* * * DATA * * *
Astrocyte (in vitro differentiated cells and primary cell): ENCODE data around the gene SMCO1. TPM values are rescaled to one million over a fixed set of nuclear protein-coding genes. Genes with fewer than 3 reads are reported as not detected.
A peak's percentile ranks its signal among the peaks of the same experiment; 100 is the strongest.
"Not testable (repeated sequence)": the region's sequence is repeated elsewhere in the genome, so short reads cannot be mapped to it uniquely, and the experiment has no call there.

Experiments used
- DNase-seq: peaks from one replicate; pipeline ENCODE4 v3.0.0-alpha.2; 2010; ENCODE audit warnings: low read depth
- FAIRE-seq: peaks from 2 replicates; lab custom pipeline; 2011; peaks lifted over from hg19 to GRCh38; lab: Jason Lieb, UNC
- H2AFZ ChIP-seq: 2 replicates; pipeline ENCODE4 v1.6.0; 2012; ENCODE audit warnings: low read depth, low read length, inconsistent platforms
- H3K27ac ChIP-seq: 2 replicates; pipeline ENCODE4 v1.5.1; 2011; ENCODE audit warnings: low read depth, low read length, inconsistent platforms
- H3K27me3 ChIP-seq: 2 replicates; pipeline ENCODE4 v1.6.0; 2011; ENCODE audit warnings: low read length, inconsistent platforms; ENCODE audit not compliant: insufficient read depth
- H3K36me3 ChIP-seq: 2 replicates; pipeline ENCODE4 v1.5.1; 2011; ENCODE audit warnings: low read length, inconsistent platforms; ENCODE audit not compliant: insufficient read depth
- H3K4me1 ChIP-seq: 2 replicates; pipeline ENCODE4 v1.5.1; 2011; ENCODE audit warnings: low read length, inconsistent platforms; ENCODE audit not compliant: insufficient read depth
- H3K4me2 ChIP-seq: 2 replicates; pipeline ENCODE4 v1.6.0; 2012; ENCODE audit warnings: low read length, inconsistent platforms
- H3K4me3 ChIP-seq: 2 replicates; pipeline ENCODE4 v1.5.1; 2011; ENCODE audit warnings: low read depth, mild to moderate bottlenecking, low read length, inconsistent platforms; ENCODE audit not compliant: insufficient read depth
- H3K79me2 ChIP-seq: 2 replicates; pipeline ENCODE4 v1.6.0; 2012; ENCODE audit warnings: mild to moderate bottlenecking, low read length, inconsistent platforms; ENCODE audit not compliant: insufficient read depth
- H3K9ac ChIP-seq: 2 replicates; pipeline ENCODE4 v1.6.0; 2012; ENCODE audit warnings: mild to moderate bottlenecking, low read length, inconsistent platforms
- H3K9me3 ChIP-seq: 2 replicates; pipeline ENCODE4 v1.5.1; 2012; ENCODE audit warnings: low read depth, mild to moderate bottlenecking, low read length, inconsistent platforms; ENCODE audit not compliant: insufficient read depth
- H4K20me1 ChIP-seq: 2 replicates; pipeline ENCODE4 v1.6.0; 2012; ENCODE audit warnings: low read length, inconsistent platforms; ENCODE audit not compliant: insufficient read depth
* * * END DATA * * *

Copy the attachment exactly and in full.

Astrocyte (in vitro differentiated cells and primary cell): ENCODE data around the gene SMCO1. TPM values are rescaled to one million over a fixed set of nuclear protein-coding genes. Genes with fewer than 3 reads are reported as not detected.
A peak's percentile ranks its signal among the peaks of the same experiment; 100 is the strongest.
"Not testable (repeated sequence)": the region's sequence is repeated elsewhere in the genome, so short reads cannot be mapped to it uniquely, and the experiment has no call there.

Experiments used
- DNase-seq: peaks from one replicate; pipeline ENCODE4 v3.0.0-alpha.2; 2010; ENCODE audit warnings: low read depth
- FAIRE-seq: peaks from 2 replicates; lab custom pipeline; 2011; peaks lifted over from hg19 to GRCh38; lab: Jason Lieb, UNC
- H2AFZ ChIP-seq: 2 replicates; pipeline ENCODE4 v1.6.0; 2012; ENCODE audit warnings: low read depth, low read length, inconsistent platforms
- H3K27ac ChIP-seq: 2 replicates; pipeline ENCODE4 v1.5.1; 2011; ENCODE audit warnings: low read depth, low read length, inconsistent platforms
- H3K27me3 ChIP-seq: 2 replicates; pipeline ENCODE4 v1.6.0; 2011; ENCODE audit warnings: low read length, inconsistent platforms; ENCODE audit not compliant: insufficient read depth
- H3K36me3 ChIP-seq: 2 replicates; pipeline ENCODE4 v1.5.1; 2011; ENCODE audit warnings: low read length, inconsistent platforms; ENCODE audit not compliant: insufficient read depth
- H3K4me1 ChIP-seq: 2 replicates; pipeline ENCODE4 v1.5.1; 2011; ENCODE audit warnings: low read length, inconsistent platforms; ENCODE audit not compliant: insufficient read depth
- H3K4me2 ChIP-seq: 2 replicates; pipeline ENCODE4 v1.6.0; 2012; ENCODE audit warnings: low read length, inconsistent platforms
- H3K4me3 ChIP-seq: 2 replicates; pipeline ENCODE4 v1.5.1; 2011; ENCODE audit warnings: low read depth, mild to moderate bottlenecking, low read length, inconsistent platforms; ENCODE audit not compliant: insufficient read depth
- H3K79me2 ChIP-seq: 2 replicates; pipeline ENCODE4 v1.6.0; 2012; ENCODE audit warnings: mild to moderate bottlenecking, low read length, inconsistent platforms; ENCODE audit not compliant: insufficient read depth
- H3K9ac ChIP-seq: 2 replicates; pipeline ENCODE4 v1.6.0; 2012; ENCODE audit warnings: mild to moderate bottlenecking, low read length, inconsistent platforms
- H3K9me3 ChIP-seq: 2 replicates; pipeline ENCODE4 v1.5.1; 2012; ENCODE audit warnings: low read depth, mild to moderate bottlenecking, low read length, inconsistent platforms; ENCODE audit not compliant: insufficient read depth
- H4K20me1 ChIP-seq: 2 replicates; pipeline ENCODE4 v1.6.0; 2012; ENCODE audit warnings: low read length, inconsistent platforms; ENCODE audit not compliant: insufficient read depth